The Sun Card and the Solstice for #TarotBlogHop


Solstice Alignment, by Shauna Aura Knight (Prints available on Redbubble)


I somehow scored the Sun card on the Summer Solstice Tarot Blog Hop! I’ve always been fascinated by the solstices, even before I really understood what it was to be Pagan. I was obsessed with Druids and megaliths as a kid, and I even tried to track where the sun rose based on alignments from my window.

Before I look at the usual symbolism of a Tarot card, I like to go back in time before there was a Tarot deck, before the “established” esoteric and occult symbolism, to the source of what probably inspired a lot of those symbols in the first place.

People often talk about magic, and all the lost ancient knowledge, but a lot of “ancient magic” is stuff we can do on our cellphones these days. Thousands of years ago, it was magic to be able to track the cycles of the sun. To predict the equinoxes and solstices. Thousands of years ago, the “computer” was a stone alignment–With a pointer stone and a gateway or sight-line stone, you can tell when the sun has hit solstice.

Sol-stice means sun is standing still. The sun rises further and further north every day (in the Northern Hemisphere) until it stops. It will seem to rise in the same place for about three days, five if your alignment is a little loose, and then it’ll clearly start heading back south.

And on the winter solstice, the same. If you have two stones aligned, you can view it stand still, and then begin to return.

Why Were Calendars Magical?
For our ancient ancestors this kind of knowledge was crucial. We needed to know how much time we had left for the growing and harvest season. How long the winter would last. In modern times, that doesn’t really seem very magical. We just look at a calendar; we can see when the full moon and new moon are, the equinoxes, the solstices. We always know what time it is. Our phones give us the weather forecast. But remember when this was magic, when this was wisdom passed down from the witches/shamans/druids/priestesses/medicineworkers.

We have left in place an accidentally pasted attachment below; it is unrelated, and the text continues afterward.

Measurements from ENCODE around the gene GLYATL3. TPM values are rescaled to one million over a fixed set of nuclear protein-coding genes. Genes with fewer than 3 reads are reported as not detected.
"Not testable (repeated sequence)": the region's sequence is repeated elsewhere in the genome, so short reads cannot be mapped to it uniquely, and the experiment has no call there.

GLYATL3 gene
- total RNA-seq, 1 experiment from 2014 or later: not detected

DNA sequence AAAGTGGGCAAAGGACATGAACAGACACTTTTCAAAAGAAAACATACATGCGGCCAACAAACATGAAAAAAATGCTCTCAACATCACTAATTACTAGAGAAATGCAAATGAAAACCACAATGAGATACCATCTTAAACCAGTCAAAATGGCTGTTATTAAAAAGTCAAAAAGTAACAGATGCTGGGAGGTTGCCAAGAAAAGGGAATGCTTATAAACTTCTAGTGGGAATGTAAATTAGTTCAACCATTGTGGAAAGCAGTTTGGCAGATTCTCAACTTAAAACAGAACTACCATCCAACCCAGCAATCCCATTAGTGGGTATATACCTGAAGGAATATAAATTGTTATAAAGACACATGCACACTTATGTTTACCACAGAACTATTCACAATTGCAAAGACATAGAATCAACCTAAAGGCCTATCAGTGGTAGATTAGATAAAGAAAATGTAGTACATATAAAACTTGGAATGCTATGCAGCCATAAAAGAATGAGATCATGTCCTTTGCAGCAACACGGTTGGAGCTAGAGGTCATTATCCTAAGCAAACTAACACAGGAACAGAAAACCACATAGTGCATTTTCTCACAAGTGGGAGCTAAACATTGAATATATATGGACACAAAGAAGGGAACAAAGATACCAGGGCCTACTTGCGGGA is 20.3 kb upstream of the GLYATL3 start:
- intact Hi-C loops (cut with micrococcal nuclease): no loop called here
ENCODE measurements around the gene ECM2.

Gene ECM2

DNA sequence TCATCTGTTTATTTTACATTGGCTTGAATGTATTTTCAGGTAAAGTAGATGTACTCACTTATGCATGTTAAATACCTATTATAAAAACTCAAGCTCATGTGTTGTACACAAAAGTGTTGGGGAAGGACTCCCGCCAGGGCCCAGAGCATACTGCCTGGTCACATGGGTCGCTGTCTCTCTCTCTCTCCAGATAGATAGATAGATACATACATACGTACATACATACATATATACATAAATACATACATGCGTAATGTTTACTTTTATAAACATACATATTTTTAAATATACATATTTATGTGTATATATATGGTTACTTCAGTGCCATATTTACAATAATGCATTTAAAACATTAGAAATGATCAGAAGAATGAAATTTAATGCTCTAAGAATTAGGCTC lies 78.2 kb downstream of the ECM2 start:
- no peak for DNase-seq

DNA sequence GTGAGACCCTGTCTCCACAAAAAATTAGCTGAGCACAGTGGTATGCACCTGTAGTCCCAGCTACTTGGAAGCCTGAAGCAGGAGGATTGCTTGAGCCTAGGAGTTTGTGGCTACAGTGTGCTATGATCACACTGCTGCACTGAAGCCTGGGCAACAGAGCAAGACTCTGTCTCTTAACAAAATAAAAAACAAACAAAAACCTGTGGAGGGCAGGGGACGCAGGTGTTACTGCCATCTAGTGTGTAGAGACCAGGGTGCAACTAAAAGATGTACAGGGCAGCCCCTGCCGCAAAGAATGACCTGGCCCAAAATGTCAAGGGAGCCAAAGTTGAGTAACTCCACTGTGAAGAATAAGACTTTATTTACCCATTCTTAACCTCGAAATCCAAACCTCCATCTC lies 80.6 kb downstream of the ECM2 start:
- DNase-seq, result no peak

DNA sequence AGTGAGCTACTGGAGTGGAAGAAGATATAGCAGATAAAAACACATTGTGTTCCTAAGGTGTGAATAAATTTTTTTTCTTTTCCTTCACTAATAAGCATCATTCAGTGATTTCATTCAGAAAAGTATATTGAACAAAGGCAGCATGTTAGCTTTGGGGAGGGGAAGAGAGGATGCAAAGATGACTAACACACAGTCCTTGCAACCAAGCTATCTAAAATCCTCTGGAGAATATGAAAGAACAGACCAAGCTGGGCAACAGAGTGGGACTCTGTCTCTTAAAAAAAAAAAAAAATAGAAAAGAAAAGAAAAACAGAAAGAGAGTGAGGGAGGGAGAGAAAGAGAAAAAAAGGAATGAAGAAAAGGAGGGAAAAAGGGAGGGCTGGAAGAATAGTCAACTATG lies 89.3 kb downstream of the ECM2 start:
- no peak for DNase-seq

And similarly, the sun itself was seen as magic, as life force. In colder climates, the disappearance of the sun in winter means darkness and cold. And our ancient ancestors certainly knew that the energy of the sun was somehow connected to the growing season. Pretty easy connection there–sun = warmth = life force = growing = food = abundance.


Sun Goddess Painting by Shauna Aura Knight (Available on Etsy)

The Sun and Dualism
One challenge I have with the sun image in modern esoteric and occult knowledge is how it’s become part of an inherently dualistic system. I’ve written before about dualism, but in a nutshell, dualism is the philosophical/religious idea that there is good and bad. Nondualism is the belief that there is no good or evil, that things just are.